Associate Professor Joel Dave, Head of Endocrinology at Groote Schuur Hospital says diabetics who suffer coronavirus symptoms, should present themselves for testing as soon as they start feeling ill and not wait for the symptoms to worsen.
Professor Dave says this will provide doctors with more time to treat and save them from dying.
An analysis by the Western Cape Department of Health of about 2 200 fatalities, has found that nearly half had pre-existing diabetes conditions.
Dave says most diabetics are only tested for the coronavirus when they are admitted to the hospital.
“65% of all people living with diabetes who die from COVID-19 in the hospital are actually tested on the day of their admission or during their admission. So, this presents us with a small moment of opportunity that if we could try and encourage people living with diabetes to present earlier when their symptoms are less severe, then perhaps it will give doctors a moment of opportunity to intervene.”
Western Cape Department of Health Spokesperson Mark van der Heever says around 500 people, who died from COVID-19 complications in the province, also had three or more comorbidities.
He says people with underlying conditions should take extra precautions to protect themselves from the virus.
“If they develop COVID-19 symptoms they should go for immediate testing. They shouldn’t delay it and they should also look after themselves by following a healthy lifestyle and if they are on medication to take their medication regularly so that we can protect them; we can shield them, because should they contract COVID-19 they are at severe risk for severe COVID illness and also fatal deaths.”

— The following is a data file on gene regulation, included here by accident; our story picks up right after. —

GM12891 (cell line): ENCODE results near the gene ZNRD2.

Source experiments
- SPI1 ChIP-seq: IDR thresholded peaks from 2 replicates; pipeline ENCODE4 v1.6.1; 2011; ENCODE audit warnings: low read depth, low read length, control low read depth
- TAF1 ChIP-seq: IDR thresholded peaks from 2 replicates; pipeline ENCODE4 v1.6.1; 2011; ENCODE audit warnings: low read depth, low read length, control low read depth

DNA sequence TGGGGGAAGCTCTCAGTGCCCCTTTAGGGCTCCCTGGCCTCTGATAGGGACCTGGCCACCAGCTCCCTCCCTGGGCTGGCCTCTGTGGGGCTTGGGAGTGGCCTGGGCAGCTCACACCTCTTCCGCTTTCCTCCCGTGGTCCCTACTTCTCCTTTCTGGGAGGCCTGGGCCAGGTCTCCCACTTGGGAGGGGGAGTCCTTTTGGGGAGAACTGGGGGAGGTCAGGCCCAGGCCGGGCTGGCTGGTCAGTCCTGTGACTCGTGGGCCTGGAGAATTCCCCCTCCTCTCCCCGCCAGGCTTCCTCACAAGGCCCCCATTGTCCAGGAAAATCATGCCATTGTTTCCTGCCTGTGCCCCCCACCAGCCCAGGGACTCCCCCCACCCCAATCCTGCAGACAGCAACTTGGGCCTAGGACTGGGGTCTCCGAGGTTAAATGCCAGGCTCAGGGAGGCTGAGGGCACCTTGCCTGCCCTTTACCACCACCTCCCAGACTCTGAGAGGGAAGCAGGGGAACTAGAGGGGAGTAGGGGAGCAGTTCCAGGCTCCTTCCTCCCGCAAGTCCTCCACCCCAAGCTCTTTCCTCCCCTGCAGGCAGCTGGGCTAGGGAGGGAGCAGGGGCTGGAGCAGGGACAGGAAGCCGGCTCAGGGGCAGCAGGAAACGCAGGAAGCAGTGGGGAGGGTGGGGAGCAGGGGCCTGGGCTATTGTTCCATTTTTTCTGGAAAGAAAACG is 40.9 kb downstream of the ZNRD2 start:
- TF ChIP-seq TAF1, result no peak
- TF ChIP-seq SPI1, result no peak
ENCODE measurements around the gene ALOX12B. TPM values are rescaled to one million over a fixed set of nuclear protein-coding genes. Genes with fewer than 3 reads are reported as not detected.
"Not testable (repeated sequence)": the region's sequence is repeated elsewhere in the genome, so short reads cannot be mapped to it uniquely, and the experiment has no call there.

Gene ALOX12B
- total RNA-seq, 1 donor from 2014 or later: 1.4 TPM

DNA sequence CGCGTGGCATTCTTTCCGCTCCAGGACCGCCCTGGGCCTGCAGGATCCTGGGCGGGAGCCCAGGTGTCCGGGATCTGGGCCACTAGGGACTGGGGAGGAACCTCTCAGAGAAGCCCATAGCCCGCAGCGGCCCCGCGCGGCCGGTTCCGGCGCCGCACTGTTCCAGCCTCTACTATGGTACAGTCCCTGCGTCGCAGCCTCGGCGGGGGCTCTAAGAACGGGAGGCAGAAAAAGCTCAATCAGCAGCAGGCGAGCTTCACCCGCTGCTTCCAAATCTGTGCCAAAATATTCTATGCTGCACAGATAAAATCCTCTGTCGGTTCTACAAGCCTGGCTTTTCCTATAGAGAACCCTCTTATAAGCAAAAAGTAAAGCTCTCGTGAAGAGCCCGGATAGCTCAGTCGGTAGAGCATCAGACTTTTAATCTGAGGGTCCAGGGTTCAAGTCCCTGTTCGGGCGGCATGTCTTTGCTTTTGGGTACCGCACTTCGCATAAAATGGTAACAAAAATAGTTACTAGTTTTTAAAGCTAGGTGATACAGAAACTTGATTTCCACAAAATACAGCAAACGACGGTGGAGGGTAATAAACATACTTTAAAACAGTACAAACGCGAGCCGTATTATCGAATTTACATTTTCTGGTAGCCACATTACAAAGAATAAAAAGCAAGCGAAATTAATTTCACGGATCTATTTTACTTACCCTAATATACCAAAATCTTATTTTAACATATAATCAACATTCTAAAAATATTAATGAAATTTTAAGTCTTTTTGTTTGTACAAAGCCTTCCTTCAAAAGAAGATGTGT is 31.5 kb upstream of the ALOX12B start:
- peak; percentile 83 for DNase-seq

Meanwhile, the City of Cape Town says it is rolling out mobile COVID-19 testing booths across the metro to increase the number of tests for vulnerable people.
Mayoral Member for Health, Zahid Badroodien, says the booths will be set up at 17 clinics in areas like Langa, Wallacedene and Manenberg.
“Our new testing booths will allow us to conduct tests with an added layer of safety for both the person conducting the test and the person being tested. Importantly, it will allow us to save valuable Personal Protection Equipment as there is a worldwide shortage at present. The testing booths are designed for a single operator who will not need to don PPE whilst testing although a surgical mask is still recommended.”
According to the Western Cape government’s COVID-19 dashboard, the province currently has around 15 000 active COVID-19 cases.
Just over 70 000 recoveries have been recorded with the total number of confirmed cases standing on around 85 000.
Around 2 700 COVID-19 related deaths have been recorded in the province, while about 379 000 tests for the virus have been conducted.